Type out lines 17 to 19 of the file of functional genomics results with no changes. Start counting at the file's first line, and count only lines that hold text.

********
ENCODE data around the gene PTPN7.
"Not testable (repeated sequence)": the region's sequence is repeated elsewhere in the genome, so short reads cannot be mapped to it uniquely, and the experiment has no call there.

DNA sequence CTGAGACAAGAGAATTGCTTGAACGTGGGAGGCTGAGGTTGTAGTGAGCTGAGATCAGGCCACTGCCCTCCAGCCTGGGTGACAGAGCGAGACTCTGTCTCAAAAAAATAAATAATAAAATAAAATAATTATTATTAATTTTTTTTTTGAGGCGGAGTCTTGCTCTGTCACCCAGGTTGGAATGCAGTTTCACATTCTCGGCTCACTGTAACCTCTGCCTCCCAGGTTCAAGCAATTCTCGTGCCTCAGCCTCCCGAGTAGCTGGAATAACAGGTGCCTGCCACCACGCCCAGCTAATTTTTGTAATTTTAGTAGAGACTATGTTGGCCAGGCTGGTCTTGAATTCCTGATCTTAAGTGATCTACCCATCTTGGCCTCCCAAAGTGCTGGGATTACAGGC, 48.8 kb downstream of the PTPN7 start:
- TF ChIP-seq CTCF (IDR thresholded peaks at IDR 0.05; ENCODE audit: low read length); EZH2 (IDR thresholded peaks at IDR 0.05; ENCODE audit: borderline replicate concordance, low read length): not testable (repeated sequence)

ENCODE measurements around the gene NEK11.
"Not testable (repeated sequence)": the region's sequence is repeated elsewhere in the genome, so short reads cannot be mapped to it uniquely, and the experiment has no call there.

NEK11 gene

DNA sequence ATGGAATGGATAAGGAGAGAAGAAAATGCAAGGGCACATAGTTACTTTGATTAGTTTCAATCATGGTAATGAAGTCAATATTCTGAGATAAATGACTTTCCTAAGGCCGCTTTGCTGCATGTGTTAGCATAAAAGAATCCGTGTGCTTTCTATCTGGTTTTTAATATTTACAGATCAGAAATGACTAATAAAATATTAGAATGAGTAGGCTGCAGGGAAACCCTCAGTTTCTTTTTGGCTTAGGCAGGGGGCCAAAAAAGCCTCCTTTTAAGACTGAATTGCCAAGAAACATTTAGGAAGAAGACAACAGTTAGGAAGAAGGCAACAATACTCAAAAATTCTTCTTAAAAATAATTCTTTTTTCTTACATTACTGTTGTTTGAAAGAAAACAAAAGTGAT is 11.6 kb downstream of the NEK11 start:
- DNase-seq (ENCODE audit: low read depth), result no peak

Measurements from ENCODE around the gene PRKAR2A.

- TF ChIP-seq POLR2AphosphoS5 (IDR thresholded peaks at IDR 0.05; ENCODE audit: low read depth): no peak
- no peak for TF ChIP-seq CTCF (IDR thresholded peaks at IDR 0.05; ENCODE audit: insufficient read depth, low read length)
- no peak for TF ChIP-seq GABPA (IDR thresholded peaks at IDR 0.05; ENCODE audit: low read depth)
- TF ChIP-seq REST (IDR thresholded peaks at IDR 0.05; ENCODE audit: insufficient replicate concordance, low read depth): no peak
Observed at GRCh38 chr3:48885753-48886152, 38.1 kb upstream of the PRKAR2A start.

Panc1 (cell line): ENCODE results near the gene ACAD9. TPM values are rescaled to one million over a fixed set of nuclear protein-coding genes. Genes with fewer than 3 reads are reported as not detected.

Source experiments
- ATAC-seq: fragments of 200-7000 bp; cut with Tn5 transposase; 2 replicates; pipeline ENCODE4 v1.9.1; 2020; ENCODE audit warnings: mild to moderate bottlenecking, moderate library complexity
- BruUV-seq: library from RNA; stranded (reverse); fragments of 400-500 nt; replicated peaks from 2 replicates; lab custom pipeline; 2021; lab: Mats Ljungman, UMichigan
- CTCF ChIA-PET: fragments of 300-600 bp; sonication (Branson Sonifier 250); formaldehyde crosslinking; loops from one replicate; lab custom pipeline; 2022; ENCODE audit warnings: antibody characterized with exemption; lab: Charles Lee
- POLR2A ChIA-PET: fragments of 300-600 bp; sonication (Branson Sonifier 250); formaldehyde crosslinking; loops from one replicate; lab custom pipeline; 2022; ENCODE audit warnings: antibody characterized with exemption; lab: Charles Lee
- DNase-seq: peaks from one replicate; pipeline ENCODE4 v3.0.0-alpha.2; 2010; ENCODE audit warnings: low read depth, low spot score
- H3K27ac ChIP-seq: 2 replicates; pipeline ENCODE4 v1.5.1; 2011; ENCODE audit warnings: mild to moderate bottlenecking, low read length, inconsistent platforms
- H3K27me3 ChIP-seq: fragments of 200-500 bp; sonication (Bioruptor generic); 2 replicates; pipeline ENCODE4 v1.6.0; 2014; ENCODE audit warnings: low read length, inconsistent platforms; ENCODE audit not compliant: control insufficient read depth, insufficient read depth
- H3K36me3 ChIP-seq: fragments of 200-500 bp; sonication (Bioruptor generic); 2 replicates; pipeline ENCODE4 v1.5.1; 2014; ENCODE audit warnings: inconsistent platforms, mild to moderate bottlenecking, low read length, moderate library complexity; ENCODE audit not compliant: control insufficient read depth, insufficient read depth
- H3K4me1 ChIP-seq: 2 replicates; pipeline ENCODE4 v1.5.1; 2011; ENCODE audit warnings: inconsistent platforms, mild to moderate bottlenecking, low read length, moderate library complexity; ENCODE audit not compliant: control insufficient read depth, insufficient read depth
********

Source experiments
- ATAC-seq: fragments of 200-7000 bp; cut with Tn5 transposase; 2 replicates; pipeline ENCODE4 v1.9.1; 2020; ENCODE audit warnings: mild to moderate bottlenecking, moderate library complexity
- BruUV-seq: library from RNA; stranded (reverse); fragments of 400-500 nt; replicated peaks from 2 replicates; lab custom pipeline; 2021; lab: Mats Ljungman, UMichigan